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US Groups Fight Bigotry Without Blasphemy Laws

Last week’s killings in Paris were carried out by militants professing to avenge the Prophet Muhammad. When they attacked the office of the satirical magazine Charlie Hebdo and a kosher grocery store, they slaughtered iconoclastic cartoonists and Jews shopping for kosher food, shot dead a Muslim policeman, and unleashed an emotional debate about blasphemy, bigotry and the limits of free speech.

France, like other European countries, has laws against anti-Semitism and xenophobia. And many majority Muslim countries outlaw depictions of the Prophet Muhammad and criticism of Islam.

The United States has no such laws. Most Muslim and Jewish civil rights organizations in America argue that such measures don’t work to prevent racial or religious attacks.

“We think, as a rule, expression is something that is enriching society, even when it is ugly expressions,” said David Friedman of the Anti-Defamation League.

As ADL’s law enforcement coordinator, he works with American police departments to help them identify when anti-Semitism is a motivating factor in so-called hate crimes.

Friedman says that just because people may have the right to offend Muslims, that does not mean they should.

“In a world in which people’s sensitivities are very great, rubbing salt in their wounds or rubbing their nose in that, ‘We can do this,’ is not necessarily helping us to be a more kind, compassionate, understanding world,” he said.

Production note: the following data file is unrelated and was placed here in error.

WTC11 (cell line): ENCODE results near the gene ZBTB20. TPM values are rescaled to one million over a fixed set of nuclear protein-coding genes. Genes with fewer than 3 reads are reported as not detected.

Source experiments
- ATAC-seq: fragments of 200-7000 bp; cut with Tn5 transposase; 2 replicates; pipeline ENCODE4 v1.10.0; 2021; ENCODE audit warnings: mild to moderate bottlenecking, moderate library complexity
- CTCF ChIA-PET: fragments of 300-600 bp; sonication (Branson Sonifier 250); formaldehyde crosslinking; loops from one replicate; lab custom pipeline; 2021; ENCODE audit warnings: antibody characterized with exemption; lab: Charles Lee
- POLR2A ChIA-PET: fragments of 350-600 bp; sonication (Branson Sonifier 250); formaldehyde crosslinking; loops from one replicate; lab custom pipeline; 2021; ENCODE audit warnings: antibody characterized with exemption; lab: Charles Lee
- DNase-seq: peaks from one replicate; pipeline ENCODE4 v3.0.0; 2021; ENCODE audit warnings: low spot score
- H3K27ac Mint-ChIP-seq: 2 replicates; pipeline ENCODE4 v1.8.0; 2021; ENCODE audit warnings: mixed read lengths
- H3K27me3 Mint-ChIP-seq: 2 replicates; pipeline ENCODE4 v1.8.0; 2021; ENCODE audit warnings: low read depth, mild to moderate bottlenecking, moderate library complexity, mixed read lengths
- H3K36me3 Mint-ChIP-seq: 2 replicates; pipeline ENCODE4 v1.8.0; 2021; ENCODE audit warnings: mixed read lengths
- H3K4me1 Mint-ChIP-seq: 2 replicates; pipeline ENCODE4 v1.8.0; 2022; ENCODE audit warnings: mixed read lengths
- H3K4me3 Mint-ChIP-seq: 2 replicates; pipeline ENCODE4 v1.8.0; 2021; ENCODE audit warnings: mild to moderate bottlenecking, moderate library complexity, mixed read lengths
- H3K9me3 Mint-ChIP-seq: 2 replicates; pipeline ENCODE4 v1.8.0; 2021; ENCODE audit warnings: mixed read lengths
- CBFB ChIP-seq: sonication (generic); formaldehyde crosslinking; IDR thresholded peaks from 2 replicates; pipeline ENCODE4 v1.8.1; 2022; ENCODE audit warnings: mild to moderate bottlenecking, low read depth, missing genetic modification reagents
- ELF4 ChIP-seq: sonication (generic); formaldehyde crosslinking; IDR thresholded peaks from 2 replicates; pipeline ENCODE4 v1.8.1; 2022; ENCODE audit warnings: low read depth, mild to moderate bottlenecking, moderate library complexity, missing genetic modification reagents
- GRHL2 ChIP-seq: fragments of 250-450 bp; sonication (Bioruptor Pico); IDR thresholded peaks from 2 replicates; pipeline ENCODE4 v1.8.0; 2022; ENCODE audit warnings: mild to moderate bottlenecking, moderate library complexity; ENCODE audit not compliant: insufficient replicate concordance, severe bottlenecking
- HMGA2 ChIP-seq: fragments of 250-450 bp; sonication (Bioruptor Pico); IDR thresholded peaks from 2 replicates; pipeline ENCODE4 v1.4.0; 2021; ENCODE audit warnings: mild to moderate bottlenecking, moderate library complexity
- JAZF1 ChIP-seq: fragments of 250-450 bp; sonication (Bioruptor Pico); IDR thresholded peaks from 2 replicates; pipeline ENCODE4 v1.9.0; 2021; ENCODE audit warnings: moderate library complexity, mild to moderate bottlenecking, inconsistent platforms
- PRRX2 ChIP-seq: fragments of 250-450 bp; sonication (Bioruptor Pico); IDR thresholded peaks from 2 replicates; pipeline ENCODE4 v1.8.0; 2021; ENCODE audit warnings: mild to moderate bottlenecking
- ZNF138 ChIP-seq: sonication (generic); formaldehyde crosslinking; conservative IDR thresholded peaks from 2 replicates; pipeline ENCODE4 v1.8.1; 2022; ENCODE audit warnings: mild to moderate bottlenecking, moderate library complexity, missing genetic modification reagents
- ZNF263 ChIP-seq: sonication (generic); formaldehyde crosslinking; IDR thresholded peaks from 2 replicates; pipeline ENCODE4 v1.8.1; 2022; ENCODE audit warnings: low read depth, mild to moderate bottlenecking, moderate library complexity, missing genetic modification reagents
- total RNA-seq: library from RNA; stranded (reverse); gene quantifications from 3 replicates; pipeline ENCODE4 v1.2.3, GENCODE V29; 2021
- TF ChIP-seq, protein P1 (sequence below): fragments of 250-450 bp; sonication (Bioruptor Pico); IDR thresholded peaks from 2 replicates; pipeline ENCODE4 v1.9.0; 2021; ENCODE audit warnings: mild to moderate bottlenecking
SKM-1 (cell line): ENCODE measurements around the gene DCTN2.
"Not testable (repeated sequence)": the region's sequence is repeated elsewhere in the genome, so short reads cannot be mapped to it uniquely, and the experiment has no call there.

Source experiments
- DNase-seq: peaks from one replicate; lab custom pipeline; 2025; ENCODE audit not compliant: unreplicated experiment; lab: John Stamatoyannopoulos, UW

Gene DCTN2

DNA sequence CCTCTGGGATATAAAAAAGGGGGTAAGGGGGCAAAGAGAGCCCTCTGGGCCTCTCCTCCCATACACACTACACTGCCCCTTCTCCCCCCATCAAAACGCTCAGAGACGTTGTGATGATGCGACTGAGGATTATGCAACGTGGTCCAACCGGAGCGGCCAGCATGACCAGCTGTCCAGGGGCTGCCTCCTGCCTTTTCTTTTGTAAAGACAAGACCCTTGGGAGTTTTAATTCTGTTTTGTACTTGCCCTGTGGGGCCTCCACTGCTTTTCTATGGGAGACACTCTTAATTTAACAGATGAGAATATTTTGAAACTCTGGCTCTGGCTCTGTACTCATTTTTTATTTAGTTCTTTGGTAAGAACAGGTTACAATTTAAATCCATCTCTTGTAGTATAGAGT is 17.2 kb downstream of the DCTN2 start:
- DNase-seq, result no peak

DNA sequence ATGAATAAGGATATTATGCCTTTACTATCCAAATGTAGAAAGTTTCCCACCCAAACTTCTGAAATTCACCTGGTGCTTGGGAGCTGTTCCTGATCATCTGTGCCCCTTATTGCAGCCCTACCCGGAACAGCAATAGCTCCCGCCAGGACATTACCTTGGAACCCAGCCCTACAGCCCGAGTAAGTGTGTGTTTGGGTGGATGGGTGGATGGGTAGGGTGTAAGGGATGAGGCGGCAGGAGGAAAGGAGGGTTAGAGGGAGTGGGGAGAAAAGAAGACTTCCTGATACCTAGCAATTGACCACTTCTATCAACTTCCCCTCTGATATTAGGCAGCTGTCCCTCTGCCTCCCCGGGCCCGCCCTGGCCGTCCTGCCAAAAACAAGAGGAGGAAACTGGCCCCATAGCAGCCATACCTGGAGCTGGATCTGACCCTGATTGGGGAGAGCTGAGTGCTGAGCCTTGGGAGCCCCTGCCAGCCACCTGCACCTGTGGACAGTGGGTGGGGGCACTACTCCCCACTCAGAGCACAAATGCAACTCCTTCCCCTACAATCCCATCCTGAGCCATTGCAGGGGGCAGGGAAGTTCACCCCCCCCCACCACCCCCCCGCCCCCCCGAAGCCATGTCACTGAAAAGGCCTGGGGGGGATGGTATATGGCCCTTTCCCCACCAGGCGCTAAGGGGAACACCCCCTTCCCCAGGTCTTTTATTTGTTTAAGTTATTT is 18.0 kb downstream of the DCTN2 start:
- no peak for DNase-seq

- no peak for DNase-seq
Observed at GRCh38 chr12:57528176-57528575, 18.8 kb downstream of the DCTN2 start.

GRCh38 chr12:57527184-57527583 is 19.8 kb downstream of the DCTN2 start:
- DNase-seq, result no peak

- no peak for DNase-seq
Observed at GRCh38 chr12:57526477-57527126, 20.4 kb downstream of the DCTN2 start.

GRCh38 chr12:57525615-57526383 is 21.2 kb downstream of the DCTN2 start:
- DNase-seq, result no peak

In 2010, protests erupted in the U.S. against the proposed construction of a mosque near the site of the September 11, 2001, attacks, and also over a Florida pastor’s threat to burn a copy of the Quran, Islam's holy book. In response, a group of multifaith clergy in Washington formed a group called Shoulder to Shoulder, aimed at stopping Islamophobia.

Haris Tarin of the Muslim Public Affairs Council says Shoulder to Shoulder and other campaigns have convinced American journalists that caricatures of Muhammad, like those that have appeared in Charlie Hebdo as well as the Danish newspaper Jyllands-Posten a decade ago, were offensive.

“Although we do not have any laws that prohibit newspapers from reprinting the cartoons, we have seen in the past that when the cartoons were published, American newspapers did not publish those cartoons,” he said.

By contrast, Tarin said, outright bans on insulting Islam, as exist in many majority Muslim countries, are rarely just.

“In places like Pakistan, in Indonesia, in Egypt, when we have government which has laws against blasphemy, it is used for political reasons, generally,” he said. “It is used against minority groups; it is used against people who do not have the power and who are not the majority.”

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